Upcoming Organ Recital Makes “Note” of the Reformation

Share

On Sunday, October 22nd at 3 P.M., Dr. Bill Wharton, Organist, will perform in a recital demonstrating the musical influences of the Reformation.  The featured instrument for this program will be the Memorial Pipe Organ of St. Mark’s United Methodist Church in Easton. This October marks the 500th anniversary of Martin Luther’s nailing of his 95 theses of protest of religious practices on the door of his church in Wittenberg, Germany which helped to bring about many changes in the Christian religion and especially its music.

Dr. Bill’s hour long program will present a survey of numerous styles and developments of organ literature that evolved out of the huge library of Lutheran “chorales” or hymns.  He will be assisted by Gail Aveson, soprano, Marcia Fidis, pianist, and Penny Renoll, St. Mark’s Music Director.  This season marks Bill Wharton’s 50 year tenure as St. Mark’s Organist!

The Memorial Pipe Organ of St. Mark’s is a unique instrument on the Shore;  besides being one of the largest pipe organs locally with some 2,437 pipes, it contains an “antiphonal” division of pipes located in the opposite end of the church from the more traditional chancel divisions in the front.  Its pipes range from mere inches in length to some sixteen feet of metal and wood pipes.  Since the organ was first installed in 1961, several ranks of reed pipes have been added, including a stop named “Tates’ Tuba” in memory of local plumber and businessman, C. Albert Matthews.  The organ will also be used in the playing of duets with the church’s Steinway grand piano demonstrating various Reformation tunes.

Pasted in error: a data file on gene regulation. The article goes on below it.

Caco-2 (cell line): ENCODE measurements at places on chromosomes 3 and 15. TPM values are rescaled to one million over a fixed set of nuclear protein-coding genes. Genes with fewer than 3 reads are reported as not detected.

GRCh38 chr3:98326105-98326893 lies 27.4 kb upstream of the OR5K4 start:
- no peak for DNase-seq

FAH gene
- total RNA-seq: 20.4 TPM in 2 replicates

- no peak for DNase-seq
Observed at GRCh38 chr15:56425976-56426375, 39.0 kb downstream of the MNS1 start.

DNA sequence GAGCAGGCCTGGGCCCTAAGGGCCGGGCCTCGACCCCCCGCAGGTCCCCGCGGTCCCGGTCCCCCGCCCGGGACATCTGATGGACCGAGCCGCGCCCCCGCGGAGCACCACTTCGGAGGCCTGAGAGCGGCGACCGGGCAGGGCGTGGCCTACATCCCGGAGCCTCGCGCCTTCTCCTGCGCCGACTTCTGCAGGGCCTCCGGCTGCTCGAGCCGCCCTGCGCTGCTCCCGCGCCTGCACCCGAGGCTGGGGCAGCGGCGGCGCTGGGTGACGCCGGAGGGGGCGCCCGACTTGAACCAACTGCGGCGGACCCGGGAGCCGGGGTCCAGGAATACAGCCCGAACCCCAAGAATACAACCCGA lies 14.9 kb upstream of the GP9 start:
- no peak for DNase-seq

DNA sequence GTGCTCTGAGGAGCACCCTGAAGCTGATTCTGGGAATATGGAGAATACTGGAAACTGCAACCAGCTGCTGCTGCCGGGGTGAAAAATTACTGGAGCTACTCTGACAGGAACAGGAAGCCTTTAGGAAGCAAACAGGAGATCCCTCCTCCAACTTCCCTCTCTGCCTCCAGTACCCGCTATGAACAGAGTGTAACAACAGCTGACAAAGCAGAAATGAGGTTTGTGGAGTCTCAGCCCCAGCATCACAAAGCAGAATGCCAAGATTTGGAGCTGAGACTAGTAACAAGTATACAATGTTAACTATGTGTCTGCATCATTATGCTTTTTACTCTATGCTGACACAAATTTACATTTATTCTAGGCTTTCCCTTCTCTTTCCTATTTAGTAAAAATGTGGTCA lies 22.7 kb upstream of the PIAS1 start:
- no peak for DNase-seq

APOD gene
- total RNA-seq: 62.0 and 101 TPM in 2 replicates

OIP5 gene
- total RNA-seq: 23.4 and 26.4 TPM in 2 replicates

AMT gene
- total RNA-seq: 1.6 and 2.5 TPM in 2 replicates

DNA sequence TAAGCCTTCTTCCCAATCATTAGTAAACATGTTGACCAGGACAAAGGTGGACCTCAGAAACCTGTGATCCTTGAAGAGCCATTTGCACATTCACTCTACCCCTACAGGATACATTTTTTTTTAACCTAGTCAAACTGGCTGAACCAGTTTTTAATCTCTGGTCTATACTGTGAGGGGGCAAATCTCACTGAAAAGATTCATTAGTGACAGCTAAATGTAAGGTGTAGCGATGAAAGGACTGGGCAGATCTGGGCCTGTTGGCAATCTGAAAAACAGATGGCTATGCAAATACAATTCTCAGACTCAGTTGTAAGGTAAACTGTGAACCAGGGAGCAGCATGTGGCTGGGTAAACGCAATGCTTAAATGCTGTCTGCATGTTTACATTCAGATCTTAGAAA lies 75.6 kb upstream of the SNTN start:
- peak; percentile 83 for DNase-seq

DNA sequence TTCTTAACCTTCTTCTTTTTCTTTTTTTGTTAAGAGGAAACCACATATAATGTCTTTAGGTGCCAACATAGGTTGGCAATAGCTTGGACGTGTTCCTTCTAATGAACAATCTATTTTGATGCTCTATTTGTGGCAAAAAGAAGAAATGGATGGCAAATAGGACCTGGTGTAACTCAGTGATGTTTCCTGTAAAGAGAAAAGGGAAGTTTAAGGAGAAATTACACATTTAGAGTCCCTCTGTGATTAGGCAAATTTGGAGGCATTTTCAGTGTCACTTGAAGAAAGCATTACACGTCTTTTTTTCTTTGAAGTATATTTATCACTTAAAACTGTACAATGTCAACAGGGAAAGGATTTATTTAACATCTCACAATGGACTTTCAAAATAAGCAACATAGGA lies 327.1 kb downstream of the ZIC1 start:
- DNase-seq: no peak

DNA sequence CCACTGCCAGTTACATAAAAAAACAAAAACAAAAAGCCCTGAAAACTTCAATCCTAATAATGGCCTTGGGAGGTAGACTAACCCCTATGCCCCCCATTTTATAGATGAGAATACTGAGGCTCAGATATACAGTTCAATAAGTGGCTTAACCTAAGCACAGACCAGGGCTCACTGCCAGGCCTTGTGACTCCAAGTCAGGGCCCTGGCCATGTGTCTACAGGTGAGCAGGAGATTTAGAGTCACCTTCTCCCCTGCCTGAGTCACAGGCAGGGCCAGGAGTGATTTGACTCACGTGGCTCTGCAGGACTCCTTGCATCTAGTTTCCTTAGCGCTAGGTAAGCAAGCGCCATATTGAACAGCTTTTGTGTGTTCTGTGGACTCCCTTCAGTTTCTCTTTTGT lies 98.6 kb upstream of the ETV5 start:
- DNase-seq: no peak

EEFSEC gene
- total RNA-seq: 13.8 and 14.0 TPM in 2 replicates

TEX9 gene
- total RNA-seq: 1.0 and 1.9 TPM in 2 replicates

The music to be played will include works by J.S. Bach, such as his famous “Jesu, Joy of Man’s Desiring”, “Sleepers Awake! (Wachet Auf)”, and “Now Thank We All Our God (Nun Danket)”.  Some of the other composers represented include Karg-Elert, Mendelssohn, Bennett, Martin, and Pelz.The audience will also be able to participate with the singing of some of the most familiar Lutheran chorales.  The concert will end with an organ  transcription of the finale of Mendelssohn’s “Reformation” Symphony No. 5 which solos Martin Luther’s famous “A Mighty Fortress (EinFeste Berg)”.While there is no fee for admission to this event, a free-will offering can be given to help with the expenses of the St. Mark’s concert series.

Write a Letter to the Editor on this Article

We encourage readers to offer their point of view on this article by submitting the following form. Editing is sometimes necessary and is done at the discretion of the editorial staff.